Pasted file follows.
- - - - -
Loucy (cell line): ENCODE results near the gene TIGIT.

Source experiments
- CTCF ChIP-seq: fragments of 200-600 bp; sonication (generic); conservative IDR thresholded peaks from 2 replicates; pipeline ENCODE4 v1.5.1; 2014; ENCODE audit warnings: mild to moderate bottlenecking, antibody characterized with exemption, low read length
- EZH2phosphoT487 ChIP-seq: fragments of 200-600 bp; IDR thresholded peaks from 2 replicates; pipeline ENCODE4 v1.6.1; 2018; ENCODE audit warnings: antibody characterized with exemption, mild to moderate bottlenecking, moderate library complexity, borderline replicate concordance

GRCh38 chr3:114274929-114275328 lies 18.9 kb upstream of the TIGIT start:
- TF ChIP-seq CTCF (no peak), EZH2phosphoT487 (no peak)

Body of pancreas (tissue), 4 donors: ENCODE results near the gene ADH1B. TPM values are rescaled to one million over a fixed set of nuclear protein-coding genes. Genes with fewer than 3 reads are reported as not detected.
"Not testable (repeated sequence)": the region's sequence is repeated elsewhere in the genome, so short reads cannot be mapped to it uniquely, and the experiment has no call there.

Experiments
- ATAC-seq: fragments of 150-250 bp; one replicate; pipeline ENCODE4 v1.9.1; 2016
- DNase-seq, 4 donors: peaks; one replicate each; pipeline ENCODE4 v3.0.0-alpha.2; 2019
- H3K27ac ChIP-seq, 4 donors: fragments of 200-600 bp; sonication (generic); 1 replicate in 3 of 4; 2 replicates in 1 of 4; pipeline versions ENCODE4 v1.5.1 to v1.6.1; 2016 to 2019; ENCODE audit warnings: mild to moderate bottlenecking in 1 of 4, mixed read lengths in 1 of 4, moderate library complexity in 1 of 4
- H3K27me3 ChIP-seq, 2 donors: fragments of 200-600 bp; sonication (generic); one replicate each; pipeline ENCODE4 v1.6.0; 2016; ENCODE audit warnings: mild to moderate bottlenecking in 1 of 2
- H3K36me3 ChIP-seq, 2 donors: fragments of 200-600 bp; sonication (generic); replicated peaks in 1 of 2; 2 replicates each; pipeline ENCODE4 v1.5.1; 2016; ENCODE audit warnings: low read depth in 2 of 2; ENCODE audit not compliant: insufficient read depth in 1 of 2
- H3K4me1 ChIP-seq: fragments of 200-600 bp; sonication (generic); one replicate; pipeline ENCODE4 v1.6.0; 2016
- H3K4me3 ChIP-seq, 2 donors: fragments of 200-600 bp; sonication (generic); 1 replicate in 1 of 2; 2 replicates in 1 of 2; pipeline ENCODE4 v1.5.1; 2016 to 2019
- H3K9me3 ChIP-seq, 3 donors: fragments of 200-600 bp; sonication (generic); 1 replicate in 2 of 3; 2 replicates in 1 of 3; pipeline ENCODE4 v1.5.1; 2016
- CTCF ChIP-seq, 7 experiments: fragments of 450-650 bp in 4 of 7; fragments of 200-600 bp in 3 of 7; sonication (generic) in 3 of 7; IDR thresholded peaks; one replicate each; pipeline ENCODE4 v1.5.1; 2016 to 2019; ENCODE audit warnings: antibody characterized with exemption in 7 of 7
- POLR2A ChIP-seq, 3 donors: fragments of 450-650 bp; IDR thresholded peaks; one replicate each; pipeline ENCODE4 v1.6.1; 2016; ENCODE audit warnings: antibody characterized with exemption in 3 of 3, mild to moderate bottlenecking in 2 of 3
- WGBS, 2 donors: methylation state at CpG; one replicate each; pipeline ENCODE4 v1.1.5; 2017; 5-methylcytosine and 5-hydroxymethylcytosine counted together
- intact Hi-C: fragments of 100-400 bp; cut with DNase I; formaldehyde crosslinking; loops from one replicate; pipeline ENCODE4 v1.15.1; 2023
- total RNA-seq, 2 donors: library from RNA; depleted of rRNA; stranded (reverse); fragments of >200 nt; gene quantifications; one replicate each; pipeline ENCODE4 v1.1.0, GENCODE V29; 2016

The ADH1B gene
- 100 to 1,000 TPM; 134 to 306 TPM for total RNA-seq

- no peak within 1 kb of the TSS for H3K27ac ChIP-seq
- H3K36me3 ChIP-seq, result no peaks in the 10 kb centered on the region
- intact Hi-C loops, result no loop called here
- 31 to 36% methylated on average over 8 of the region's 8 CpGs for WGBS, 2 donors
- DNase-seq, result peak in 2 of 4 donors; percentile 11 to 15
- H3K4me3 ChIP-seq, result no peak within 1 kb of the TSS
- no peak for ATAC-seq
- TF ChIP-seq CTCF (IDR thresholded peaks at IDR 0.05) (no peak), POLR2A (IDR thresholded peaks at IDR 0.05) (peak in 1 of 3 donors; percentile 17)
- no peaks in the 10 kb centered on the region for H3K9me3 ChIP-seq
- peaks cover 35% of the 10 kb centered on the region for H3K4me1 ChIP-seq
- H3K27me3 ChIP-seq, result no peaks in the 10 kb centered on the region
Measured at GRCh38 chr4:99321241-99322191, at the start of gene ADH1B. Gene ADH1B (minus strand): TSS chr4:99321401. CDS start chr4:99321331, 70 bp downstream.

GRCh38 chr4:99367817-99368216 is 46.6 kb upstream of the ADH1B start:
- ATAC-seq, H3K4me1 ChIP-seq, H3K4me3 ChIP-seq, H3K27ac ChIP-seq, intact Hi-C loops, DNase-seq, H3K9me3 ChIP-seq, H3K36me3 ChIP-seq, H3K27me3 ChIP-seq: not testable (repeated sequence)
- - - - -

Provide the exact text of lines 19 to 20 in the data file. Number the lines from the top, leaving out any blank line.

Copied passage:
- POLR2A ChIP-seq, 3 donors: fragments of 450-650 bp; IDR thresholded peaks; one replicate each; pipeline ENCODE4 v1.6.1; 2016; ENCODE audit warnings: antibody characterized with exemption in 3 of 3, mild to moderate bottlenecking in 2 of 3
- WGBS, 2 donors: methylation state at CpG; one replicate each; pipeline ENCODE4 v1.1.5; 2017; 5-methylcytosine and 5-hydroxymethylcytosine counted together